When you think of the tropical island of the Seychelles, you're likely to think - sun soaked bliss. Unspoiled beaches and swathes of tropical rainforests make up 115 different islands dotted around the Indian Ocean.
Alphonse Island (or Ile Alphonse, as it is known by locals) is home to some of the archipelago's most desirable holiday options. It is discreetly tucked hundreds of miles away from the capital of Victoria and houses a little over 100 people that are employed by its hotel, conservation projects, or the small runway that gets you there in the first place.
Its tiny size makes it easily missable to those none the wiser, but Alphonse is definitely not one to forget when it comes to future post-COVID travel planning. Especially because of the work its sole hotel - run by Blue Safari - is doing to make it a real frontrunner in sustainable luxury travel.
Alphonse encapsulates everything an eco-conscious traveller could dream of. Each part of the island’s ecotourism culture honours some form of environmentally-friendly practice that only adds to the overall holiday experience.
Guests contribute to the island's wellbeing before they've even stepped foot on it due to a €20 "conservation contribution" added to the bill of each person's stay.
From food to solar farms, Alphonse Island really has thought of everything. Here’s what you can expect from a visit to its sandy shores.
A solar hub of the Seychelles' island cluster
Alphonse Island joins Ta'ū Island, located in American Samoa, for being almost entirely powered by solar energy.
It is home to the Seychelles’ largest solar farm, composed of over 2,000 panels. It is proudly labelled the first island in the region to rely on solar power and receives high energy yields due to its sunny climate that saves hundreds of tonnes of emissions per year.
Backup generators are around for spells of bad weather, but it’s such a rare occurrence but it’s such a rarity that the Blue Safari hotel needn’t bother.
It sets a great example about just how manageable operating off clean energy is for islands of a similar scope.
Staying far away from plastics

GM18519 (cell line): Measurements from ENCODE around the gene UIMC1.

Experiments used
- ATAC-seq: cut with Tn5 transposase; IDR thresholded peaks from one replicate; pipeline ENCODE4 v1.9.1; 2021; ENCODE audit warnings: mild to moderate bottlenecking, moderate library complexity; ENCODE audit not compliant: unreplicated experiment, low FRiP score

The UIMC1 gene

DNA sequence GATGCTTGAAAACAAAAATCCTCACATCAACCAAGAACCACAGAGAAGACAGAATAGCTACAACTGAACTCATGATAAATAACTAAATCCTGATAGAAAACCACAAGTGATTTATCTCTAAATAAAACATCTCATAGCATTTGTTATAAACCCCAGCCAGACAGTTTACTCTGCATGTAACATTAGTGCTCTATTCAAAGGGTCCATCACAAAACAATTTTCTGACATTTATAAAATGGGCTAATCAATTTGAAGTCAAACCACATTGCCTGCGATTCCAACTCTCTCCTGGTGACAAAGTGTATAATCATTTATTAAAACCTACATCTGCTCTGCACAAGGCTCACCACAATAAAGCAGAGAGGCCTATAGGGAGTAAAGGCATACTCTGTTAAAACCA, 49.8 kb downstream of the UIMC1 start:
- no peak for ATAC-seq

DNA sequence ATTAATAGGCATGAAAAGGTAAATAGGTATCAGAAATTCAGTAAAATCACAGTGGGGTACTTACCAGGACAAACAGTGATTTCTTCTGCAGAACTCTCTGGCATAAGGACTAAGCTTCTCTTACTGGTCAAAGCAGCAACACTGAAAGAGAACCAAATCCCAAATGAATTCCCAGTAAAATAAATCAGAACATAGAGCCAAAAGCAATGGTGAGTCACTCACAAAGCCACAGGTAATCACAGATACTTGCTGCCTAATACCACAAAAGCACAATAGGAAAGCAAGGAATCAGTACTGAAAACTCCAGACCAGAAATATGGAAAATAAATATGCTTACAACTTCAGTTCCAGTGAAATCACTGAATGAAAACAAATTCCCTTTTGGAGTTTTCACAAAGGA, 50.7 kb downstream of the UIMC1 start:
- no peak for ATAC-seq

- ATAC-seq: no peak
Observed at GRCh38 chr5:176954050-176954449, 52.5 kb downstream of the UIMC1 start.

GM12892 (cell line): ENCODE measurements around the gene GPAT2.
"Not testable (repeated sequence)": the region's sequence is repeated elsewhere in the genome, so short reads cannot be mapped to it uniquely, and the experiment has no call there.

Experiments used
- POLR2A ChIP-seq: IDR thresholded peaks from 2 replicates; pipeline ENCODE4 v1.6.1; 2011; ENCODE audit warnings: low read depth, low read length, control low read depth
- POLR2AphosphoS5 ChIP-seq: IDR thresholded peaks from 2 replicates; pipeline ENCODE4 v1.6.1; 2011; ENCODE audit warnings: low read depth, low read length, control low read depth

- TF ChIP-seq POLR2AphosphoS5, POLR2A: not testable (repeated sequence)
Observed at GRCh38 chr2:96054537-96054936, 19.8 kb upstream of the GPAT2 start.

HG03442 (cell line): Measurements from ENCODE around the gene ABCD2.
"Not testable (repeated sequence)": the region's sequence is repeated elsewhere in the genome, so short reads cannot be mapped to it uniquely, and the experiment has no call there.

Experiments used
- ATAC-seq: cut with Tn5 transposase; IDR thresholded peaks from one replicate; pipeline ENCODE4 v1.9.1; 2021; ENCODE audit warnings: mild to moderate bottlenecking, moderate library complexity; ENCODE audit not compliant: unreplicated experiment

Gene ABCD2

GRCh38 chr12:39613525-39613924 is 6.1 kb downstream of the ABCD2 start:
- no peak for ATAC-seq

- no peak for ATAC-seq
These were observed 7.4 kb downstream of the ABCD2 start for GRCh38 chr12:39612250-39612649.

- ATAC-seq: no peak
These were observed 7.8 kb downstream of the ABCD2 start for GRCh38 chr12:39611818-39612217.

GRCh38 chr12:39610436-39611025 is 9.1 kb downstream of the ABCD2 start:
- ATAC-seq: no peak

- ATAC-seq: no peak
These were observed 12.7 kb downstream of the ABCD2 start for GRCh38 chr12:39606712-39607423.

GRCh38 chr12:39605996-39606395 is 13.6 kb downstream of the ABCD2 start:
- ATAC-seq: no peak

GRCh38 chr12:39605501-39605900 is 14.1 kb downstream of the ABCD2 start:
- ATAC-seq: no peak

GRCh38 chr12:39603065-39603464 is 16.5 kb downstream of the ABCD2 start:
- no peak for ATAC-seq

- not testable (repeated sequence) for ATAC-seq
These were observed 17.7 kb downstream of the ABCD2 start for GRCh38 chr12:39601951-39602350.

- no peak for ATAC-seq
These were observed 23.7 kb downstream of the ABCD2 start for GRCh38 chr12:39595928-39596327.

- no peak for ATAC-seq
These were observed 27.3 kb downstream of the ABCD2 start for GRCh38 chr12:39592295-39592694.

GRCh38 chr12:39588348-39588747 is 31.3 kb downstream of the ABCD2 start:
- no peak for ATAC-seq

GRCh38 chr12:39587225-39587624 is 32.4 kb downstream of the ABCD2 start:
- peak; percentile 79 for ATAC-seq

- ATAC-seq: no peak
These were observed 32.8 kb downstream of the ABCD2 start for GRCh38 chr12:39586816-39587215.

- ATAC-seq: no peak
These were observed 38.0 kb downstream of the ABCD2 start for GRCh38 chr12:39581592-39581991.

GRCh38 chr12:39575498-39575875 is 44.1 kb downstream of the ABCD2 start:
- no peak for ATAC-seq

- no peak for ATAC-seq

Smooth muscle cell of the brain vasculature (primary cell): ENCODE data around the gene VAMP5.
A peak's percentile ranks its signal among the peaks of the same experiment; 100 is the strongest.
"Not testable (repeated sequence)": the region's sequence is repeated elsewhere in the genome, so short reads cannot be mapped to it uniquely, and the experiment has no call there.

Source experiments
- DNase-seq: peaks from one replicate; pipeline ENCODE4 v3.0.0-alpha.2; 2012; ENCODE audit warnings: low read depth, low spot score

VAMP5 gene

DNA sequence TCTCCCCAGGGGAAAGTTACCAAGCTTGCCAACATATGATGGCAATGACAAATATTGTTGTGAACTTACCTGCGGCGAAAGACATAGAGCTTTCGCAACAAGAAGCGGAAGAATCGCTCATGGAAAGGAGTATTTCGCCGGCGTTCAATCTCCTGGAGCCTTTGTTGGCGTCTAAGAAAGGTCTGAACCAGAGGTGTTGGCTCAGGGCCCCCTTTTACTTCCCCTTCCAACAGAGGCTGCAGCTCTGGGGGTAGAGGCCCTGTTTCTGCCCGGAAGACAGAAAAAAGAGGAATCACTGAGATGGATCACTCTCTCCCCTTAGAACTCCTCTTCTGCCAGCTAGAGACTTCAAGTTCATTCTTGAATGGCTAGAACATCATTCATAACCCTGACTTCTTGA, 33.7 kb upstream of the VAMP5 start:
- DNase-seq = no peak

Visitors are advised not to bring and single-use plastic items with them on their travels because the island offers plenty of useful alternatives such as water refill stations. In the event that plastic cling film is needed for food purposes, the island’s business uses biodegradable materials that break down over the course of 12 months.
The resort chooses to offer guests organic, handmade toiletries and beauty products from Belliche - a Seychellois brand that is cruelty and plastic-free.
Self-sufficient food and biofuel production
Alphonse Island is reliant on a vegetable garden that produces 2.5 tonnes of fresh produce each month. A handy, tasty way to fight the war on food waste.
The garden’s success reached new heights last year, culminating in the prevention of 30 tonnes of CO2 from being released into the atmosphere in potential imported air miles alone.
Holidaying across the world can be risky when you're a vegetarian or vegan - you never quite know what to expect. Here, the process is made simple and delicious.
Chefs on the island curate menus for tourists centred around its homegrown fruits, vegetables and herbs such as lemongrass and basil. Guests can tour the gardens and enjoy a smoothie made from their selected goods at the end of it.
Unlike many other sea-situated resorts, shellfish is not imported commercially as eateries and tradesmen opt to fish in their own local waters. Any food waste is recycled into the island’s composting machines that keep their soil nutritious.
Tourists are encouraged to make nature part of their stay
Snorkelling, scuba diving, turtle hatching, fly fishing and bird watching are offered to visitors in a way that allows them to engage in their natural surroundings without harming them.
This summer, the island is inviting guests to learn more about its ecology with the Explorer Season Conservation Experience. It runs from May to September and will offer tourists a wealth of information and experiences curated by Alphonse’s team of marine biologists and conservationists.
Those lucky enough to fly to the island during that period will get to participate in turtle monitoring, wildlife photography and beach clean-up excavations.